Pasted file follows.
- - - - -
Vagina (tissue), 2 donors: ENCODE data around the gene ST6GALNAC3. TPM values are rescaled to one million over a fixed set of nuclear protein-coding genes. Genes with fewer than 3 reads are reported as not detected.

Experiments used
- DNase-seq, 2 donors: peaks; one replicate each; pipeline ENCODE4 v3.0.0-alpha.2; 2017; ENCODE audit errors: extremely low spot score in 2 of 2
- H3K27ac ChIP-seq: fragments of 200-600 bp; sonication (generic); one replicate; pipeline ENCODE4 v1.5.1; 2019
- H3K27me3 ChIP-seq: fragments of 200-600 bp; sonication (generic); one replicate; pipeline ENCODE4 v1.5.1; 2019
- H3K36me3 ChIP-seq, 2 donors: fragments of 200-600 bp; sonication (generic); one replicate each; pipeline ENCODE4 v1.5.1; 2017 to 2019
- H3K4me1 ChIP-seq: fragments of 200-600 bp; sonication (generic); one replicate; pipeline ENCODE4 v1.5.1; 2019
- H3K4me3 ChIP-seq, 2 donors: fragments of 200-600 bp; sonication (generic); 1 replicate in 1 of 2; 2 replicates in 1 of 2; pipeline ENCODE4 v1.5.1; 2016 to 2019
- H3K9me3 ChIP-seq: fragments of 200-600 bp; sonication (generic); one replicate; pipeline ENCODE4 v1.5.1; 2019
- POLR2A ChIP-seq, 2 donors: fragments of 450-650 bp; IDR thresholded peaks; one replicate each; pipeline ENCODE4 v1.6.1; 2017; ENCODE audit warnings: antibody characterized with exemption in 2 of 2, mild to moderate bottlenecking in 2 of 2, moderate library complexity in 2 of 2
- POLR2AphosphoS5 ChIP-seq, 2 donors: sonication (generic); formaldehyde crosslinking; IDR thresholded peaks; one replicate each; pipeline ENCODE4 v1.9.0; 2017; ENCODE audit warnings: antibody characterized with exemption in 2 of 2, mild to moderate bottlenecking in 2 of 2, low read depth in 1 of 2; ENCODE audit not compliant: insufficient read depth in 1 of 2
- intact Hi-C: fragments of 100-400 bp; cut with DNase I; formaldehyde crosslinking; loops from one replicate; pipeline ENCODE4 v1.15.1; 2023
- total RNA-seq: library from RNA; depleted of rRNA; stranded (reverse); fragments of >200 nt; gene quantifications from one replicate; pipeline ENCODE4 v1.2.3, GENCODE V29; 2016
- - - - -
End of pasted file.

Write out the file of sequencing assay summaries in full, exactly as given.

Vagina (tissue), 2 donors: ENCODE data around the gene ST6GALNAC3. TPM values are rescaled to one million over a fixed set of nuclear protein-coding genes. Genes with fewer than 3 reads are reported as not detected.

Experiments used
- DNase-seq, 2 donors: peaks; one replicate each; pipeline ENCODE4 v3.0.0-alpha.2; 2017; ENCODE audit errors: extremely low spot score in 2 of 2
- H3K27ac ChIP-seq: fragments of 200-600 bp; sonication (generic); one replicate; pipeline ENCODE4 v1.5.1; 2019
- H3K27me3 ChIP-seq: fragments of 200-600 bp; sonication (generic); one replicate; pipeline ENCODE4 v1.5.1; 2019
- H3K36me3 ChIP-seq, 2 donors: fragments of 200-600 bp; sonication (generic); one replicate each; pipeline ENCODE4 v1.5.1; 2017 to 2019
- H3K4me1 ChIP-seq: fragments of 200-600 bp; sonication (generic); one replicate; pipeline ENCODE4 v1.5.1; 2019
- H3K4me3 ChIP-seq, 2 donors: fragments of 200-600 bp; sonication (generic); 1 replicate in 1 of 2; 2 replicates in 1 of 2; pipeline ENCODE4 v1.5.1; 2016 to 2019
- H3K9me3 ChIP-seq: fragments of 200-600 bp; sonication (generic); one replicate; pipeline ENCODE4 v1.5.1; 2019
- POLR2A ChIP-seq, 2 donors: fragments of 450-650 bp; IDR thresholded peaks; one replicate each; pipeline ENCODE4 v1.6.1; 2017; ENCODE audit warnings: antibody characterized with exemption in 2 of 2, mild to moderate bottlenecking in 2 of 2, moderate library complexity in 2 of 2
- POLR2AphosphoS5 ChIP-seq, 2 donors: sonication (generic); formaldehyde crosslinking; IDR thresholded peaks; one replicate each; pipeline ENCODE4 v1.9.0; 2017; ENCODE audit warnings: antibody characterized with exemption in 2 of 2, mild to moderate bottlenecking in 2 of 2, low read depth in 1 of 2; ENCODE audit not compliant: insufficient read depth in 1 of 2
- intact Hi-C: fragments of 100-400 bp; cut with DNase I; formaldehyde crosslinking; loops from one replicate; pipeline ENCODE4 v1.15.1; 2023
- total RNA-seq: library from RNA; depleted of rRNA; stranded (reverse); fragments of >200 nt; gene quantifications from one replicate; pipeline ENCODE4 v1.2.3, GENCODE V29; 2016